Kivyn at Tangled Hill has included Crooked Mile in a roundup of ten blogs with "great attitude or gratitude," bestowing a Lemonade Award upon the lot of us. I'd not heard of this award before, but a lot passes under my radar. I like the cute logo. Makes me think of summer and a nice tall glassful.

Tangled Hill is an unschooler's blog, and it occurred to me as I browsed her list that I haven't written much here about unschooling lately. (Dave at How to Save the World gave me a similar nudge in a comment on this post.) I am writing about it elsewhere, but that hardly helps us here and now, does it?

Okay. When the universe taps you on the shoulder (twice, in my case) it's a good idea to pay attention. So beginning next week you can expect some unschooling posts to be cropping up along the Mile as I finish that Big Writing Project and turn it into something you can hold in your hands. Meanwhile (because I know you don't have enough to read already) here is my own list of ten blogs and websites worth a click, a wildly divergent assortment for wildly divergent minds. (Like yours.)

1. The Art of Nonconformity. Chris Guillebeau's adventures in unconventional living.

2. The Communicatrix. Where does she get the energy?

3. The Cassandra Pages. Go now and read her series on the inauguration of President Obama. If you couldn't be in D.C., she'll make you feel as though you were.

4. Pace and Kyeli. Living, thinking, writing (and unschooling) in Austin, Texas.

5. Ornamental. Nina Bagley creates astonishing art and soulful writing from her perch in the Blue Ridge Mountains.

6. Crossroads Dispatches. Evelyn Rodriguez's (altogether too) infrequent posts are well worth the wait.

7. Passing Thru. Betsy Wuebker's writing, Peter Wuebker's photography. These two get around.

8. Be Nurtured. Spirituality and mindful parenting, and a site that just exudes warmth and peace.

9. Learning to Love You More. Go get your assignment. (A great site for unschoolers, by the way.)

10. How to Save the World. Linked to in the text above but worth a second mention. I've been reading Dave for years. Go give him some love.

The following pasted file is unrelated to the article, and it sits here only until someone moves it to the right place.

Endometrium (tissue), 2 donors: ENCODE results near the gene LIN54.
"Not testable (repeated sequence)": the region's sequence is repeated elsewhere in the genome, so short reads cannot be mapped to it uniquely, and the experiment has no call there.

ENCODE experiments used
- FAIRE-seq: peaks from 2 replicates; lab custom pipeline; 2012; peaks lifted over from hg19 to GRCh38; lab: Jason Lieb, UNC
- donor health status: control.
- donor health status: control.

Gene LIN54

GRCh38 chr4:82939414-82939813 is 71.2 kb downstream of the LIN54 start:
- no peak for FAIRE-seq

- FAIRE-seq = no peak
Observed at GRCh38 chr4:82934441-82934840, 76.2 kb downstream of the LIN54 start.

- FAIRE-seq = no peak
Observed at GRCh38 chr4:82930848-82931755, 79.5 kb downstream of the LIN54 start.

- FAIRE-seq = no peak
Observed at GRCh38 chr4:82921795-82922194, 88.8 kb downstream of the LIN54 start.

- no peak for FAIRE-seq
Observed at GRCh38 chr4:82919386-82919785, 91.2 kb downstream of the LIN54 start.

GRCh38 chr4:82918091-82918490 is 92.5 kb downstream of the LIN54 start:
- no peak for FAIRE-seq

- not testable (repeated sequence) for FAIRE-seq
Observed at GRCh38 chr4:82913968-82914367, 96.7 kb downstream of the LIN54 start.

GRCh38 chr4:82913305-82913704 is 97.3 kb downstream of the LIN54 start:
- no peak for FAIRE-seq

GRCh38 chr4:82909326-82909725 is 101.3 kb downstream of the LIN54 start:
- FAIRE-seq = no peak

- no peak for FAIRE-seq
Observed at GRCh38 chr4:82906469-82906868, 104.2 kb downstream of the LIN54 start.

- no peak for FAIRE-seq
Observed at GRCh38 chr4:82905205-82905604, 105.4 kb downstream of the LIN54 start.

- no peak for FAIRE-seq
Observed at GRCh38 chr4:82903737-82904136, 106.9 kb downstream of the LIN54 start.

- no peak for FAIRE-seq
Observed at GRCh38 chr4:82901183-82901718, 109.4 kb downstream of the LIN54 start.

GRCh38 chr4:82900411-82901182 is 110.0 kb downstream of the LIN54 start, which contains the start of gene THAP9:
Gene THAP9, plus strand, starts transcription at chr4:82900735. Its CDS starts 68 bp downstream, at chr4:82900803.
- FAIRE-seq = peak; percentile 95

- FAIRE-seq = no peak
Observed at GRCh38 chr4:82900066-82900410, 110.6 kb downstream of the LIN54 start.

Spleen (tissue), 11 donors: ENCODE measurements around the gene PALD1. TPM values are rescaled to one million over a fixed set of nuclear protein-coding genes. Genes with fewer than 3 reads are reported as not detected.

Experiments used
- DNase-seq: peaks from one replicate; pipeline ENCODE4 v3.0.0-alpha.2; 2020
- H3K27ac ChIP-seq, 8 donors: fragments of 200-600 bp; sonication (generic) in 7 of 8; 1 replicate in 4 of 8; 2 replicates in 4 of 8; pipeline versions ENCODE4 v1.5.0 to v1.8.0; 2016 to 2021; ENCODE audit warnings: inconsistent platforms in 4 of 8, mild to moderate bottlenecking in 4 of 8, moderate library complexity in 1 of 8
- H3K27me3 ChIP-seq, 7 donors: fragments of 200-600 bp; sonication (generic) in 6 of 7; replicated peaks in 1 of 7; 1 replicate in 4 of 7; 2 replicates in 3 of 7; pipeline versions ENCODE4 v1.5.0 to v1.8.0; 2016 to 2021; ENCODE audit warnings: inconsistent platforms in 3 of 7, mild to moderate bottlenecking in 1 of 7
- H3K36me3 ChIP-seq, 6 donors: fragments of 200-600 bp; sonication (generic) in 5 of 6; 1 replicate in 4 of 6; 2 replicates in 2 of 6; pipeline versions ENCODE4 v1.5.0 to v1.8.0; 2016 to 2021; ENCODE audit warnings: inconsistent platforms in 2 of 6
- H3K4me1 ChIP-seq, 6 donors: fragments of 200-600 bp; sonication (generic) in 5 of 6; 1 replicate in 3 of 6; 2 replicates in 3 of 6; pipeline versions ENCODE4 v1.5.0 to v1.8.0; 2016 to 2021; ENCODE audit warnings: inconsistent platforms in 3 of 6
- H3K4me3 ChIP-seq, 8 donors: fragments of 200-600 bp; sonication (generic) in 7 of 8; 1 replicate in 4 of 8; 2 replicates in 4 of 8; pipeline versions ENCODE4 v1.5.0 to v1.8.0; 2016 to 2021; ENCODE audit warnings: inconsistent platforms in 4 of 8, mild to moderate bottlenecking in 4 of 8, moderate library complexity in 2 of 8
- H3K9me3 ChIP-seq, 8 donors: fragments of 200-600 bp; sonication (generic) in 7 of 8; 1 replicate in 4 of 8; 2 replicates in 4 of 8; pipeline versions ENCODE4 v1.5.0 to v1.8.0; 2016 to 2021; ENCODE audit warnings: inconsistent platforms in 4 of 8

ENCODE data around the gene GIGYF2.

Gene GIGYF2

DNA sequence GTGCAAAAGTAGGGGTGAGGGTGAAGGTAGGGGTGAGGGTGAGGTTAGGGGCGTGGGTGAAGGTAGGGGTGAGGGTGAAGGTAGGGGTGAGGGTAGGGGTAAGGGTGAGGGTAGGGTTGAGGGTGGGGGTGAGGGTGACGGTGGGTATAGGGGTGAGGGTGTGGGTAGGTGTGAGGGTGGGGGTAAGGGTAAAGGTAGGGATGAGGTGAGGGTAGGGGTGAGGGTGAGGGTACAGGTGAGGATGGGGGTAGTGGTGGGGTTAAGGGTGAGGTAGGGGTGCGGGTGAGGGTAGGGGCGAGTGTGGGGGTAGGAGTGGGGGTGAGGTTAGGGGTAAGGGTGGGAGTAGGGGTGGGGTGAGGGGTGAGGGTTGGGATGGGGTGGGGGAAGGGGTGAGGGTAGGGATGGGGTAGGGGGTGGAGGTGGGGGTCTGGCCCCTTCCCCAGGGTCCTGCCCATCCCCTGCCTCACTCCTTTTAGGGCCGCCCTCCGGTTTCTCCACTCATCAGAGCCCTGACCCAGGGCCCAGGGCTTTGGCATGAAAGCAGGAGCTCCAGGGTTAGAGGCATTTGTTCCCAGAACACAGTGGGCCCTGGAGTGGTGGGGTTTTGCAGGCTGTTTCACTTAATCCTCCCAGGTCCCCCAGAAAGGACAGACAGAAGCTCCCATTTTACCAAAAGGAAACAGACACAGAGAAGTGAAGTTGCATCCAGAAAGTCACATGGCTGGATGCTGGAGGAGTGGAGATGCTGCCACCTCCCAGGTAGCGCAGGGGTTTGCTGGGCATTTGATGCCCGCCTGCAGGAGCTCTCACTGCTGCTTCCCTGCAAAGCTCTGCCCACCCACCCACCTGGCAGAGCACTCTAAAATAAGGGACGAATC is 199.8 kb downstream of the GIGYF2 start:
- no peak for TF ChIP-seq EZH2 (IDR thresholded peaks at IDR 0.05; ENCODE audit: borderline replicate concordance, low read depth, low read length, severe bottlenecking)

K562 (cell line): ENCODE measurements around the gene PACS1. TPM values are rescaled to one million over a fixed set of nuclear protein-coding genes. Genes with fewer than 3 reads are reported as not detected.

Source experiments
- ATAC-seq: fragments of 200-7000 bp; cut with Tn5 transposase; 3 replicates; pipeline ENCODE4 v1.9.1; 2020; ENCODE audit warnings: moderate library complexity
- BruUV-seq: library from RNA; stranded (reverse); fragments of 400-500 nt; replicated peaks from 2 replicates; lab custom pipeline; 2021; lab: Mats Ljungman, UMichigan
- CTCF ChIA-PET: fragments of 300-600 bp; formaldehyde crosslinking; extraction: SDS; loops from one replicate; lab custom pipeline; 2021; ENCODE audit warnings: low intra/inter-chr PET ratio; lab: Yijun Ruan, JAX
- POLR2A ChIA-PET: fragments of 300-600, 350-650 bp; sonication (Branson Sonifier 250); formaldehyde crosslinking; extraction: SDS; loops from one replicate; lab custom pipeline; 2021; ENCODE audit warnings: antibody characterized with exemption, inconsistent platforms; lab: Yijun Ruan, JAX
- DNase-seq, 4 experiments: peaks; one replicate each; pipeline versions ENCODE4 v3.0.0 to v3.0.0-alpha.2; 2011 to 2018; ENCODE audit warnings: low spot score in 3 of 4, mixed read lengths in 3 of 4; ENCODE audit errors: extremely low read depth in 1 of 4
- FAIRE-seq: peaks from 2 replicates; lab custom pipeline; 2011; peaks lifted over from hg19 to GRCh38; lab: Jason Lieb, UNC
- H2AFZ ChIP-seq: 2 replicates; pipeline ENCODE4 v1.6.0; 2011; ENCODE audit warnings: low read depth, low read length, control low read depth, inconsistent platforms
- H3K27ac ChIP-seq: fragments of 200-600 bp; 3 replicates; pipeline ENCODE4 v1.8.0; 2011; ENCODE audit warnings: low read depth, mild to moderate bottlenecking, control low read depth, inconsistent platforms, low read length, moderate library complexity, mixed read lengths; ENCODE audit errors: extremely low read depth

So there you have it: my Lemonade List. If your blog or site isn't on it, it's not because I don't love you, too. You can brag about your site in the comment section, and one of these days I'll update that woefully overlooked blogroll of mine and put you there, too.

Wednesday, January 21, 2009

Where Are You Going?

We are three weeks into the new year. Plans have been made, goals set, folks I know are headed toward some fixed point on their mental map. Me, I don't know.

Yesterday, the new President headed off to work as soon as he'd been sworn in to office. I fiddled with a painting, made greens and mashed potatoes, watched the last season of Alias on dvd.

We've cruised through Capricorn, crossed over into Aquarius. Time passes, and more time. And still, when I ask myself for a plan, the only answer I have is the one I imagine the cat who prowls my back yard might offer.

Where are you going?

This way.

What are you doing?

This.

Friday, January 16, 2009

A Disturbance in the Force

"The dysfunction of the old consciousness and the arising of the new are both accelerating," writes Eckhart Tolle in Stillness Speaks.

"Paradoxically, things are getting worse and better at the same time, although the worse is more apparent because it makes so much 'noise'."

I want him to be right about this. Tolle. I want him to be possessed of the clarity and perspective I lack.